Philando Castile.jpg

Then I want to disempower them from doing harm. I want to disarm them immediately so that they can do no more harm. I want the government to disable them from acting fatally on their fears so that black men, women and children – whoever triggers their irrational fears – cannot be annihilated by the sense of dread that takes hold of police offers in those split second moments of panic.

I want to disempower them by making it illegal for armed police officers to stop cars with broken taillights. I want to disempower them by making it illegal for armed police officers to confront human beings who are not engaged in acts of violence. Armed police officers should never be involved in situations where a person is selling cigarettes or CDs illegally. These are not offenses that should require firearms.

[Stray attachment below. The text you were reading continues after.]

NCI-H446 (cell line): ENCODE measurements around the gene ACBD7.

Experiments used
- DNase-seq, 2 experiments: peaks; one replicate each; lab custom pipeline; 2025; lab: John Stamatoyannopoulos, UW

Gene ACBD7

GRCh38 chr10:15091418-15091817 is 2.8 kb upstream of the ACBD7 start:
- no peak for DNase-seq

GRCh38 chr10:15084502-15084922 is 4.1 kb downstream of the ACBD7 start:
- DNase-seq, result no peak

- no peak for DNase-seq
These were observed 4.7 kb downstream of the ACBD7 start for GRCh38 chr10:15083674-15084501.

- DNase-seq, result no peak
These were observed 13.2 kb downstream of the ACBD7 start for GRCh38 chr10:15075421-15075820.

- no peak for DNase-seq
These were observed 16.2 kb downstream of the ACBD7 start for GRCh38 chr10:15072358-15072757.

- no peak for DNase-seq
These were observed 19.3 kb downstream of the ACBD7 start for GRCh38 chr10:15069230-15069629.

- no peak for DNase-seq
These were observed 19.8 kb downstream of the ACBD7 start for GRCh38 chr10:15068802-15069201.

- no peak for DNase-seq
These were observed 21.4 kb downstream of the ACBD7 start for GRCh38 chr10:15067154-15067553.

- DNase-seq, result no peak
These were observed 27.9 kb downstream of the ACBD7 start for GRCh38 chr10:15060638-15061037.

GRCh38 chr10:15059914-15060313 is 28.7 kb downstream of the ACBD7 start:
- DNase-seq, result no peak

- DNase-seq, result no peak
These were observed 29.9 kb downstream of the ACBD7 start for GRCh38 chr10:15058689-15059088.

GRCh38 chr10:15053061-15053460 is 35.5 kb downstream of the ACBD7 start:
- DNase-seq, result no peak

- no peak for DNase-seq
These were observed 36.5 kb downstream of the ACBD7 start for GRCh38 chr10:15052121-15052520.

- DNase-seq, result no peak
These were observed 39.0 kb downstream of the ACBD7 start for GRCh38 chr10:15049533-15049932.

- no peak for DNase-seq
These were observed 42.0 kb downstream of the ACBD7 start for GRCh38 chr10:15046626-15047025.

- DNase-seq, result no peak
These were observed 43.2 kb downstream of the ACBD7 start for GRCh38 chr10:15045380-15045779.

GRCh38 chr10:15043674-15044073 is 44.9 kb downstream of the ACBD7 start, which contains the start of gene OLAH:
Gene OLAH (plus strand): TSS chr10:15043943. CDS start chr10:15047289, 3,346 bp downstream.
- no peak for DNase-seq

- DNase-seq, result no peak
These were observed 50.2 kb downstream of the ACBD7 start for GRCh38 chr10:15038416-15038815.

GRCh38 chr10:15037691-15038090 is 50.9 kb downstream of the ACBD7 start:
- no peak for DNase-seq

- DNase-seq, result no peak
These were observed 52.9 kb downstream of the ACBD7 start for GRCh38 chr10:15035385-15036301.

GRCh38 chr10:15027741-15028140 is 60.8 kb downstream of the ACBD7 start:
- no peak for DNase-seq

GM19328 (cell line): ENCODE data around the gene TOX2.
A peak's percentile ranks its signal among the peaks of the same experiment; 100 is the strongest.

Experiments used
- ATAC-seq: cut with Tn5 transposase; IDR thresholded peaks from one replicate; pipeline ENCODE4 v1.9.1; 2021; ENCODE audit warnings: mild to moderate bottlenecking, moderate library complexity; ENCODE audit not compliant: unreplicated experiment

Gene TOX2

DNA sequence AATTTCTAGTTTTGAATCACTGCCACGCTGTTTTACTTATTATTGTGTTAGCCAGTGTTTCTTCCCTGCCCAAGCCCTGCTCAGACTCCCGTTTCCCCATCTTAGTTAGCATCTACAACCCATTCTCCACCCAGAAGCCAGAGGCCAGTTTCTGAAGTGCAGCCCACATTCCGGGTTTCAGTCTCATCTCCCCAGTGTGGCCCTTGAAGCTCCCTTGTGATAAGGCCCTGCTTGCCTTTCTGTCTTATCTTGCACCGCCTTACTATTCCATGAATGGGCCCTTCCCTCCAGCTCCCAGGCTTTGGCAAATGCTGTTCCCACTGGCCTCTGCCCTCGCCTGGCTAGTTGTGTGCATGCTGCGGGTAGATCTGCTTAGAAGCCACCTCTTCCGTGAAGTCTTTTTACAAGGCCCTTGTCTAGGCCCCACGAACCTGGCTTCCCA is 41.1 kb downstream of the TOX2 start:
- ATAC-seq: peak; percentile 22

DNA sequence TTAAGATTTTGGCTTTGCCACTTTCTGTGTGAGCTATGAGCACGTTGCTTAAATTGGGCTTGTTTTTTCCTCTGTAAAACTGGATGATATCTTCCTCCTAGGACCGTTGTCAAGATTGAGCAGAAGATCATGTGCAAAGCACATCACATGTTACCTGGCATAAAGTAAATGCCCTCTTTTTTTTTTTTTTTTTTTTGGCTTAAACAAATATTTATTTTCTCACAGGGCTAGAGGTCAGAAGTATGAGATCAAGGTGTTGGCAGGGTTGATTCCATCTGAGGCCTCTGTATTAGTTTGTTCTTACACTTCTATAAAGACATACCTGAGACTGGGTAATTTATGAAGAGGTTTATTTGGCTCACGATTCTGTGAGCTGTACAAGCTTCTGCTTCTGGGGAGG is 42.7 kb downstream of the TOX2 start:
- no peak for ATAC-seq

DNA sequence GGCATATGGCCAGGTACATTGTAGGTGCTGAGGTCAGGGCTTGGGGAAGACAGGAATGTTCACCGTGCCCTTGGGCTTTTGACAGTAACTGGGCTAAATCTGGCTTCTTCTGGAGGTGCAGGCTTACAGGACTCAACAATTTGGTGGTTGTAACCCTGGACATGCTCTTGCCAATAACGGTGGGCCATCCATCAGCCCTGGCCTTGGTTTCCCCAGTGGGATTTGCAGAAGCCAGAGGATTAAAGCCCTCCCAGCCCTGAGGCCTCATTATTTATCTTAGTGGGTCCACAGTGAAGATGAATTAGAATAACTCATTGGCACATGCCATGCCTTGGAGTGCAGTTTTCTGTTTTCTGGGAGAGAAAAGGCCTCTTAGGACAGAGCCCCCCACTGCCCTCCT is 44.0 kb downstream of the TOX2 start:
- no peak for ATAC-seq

I want to disempower them by making it illegal for police officers to work in communities where they do not live. Every police force, even if it means empowering citizens to act as officers of the law, should represent the communities and neighborhoods that they are hired to protect. By knowing the people, by living with the people, by communing with the people, they become your people and our people. Can you continue to fear what you know? What you know to be good? What you know to be the good in you? When you live among the people you are bound to protect, you can see when someone has a broken taillight and offer to help get it fixed. No bullets required.  When you live among people, you know when someone has stolen a car or is engaging in activity that might be dangerous. And then you can act to provide the services and support that might be needed. Because in the end, the police should not be empowered by their fear, but by their desire to maintain peace, order and law. And there is no room for fear when those goals are so clear.